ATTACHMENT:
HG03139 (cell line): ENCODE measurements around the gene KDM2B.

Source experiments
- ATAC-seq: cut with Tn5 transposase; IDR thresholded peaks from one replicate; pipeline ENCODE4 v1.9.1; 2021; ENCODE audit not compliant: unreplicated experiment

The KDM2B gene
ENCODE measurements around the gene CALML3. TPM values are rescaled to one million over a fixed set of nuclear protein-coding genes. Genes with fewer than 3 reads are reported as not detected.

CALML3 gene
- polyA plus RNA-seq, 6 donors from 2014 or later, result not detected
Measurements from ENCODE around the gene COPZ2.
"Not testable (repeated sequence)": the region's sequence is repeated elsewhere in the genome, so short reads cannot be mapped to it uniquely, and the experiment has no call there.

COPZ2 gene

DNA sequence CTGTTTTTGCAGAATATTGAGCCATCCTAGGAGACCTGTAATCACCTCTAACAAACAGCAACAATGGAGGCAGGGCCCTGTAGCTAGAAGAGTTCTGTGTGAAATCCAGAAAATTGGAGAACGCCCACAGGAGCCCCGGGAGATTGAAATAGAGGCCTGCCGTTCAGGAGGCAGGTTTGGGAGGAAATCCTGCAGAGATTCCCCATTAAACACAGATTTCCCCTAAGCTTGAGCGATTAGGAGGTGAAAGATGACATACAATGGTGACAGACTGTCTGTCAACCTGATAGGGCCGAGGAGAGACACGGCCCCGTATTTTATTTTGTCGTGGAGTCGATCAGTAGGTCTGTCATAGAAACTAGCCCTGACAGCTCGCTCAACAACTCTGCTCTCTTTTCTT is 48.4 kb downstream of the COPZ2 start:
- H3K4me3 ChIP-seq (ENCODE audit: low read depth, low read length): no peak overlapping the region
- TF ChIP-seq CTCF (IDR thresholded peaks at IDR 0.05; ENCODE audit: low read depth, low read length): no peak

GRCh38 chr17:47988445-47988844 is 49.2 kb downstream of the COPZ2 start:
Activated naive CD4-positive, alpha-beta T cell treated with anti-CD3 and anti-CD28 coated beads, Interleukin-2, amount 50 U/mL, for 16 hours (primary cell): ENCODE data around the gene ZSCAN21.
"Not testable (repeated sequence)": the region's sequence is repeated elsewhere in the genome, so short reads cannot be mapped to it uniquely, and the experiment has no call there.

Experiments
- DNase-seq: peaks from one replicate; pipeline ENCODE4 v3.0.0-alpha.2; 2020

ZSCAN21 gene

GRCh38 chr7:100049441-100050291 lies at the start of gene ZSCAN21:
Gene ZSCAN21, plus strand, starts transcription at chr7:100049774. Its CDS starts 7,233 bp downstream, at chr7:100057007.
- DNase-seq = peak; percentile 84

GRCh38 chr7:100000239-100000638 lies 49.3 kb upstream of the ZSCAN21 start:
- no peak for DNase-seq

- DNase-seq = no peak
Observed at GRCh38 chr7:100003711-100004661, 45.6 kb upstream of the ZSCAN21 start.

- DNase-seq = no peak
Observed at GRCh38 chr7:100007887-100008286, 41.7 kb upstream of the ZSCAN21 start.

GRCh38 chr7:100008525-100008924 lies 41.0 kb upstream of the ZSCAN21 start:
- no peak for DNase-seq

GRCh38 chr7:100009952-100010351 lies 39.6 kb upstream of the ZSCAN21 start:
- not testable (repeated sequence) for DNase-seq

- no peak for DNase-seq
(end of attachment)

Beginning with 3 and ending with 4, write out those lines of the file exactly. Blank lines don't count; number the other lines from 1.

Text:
- ATAC-seq: cut with Tn5 transposase; IDR thresholded peaks from one replicate; pipeline ENCODE4 v1.9.1; 2021; ENCODE audit not compliant: unreplicated experiment

The KDM2B gene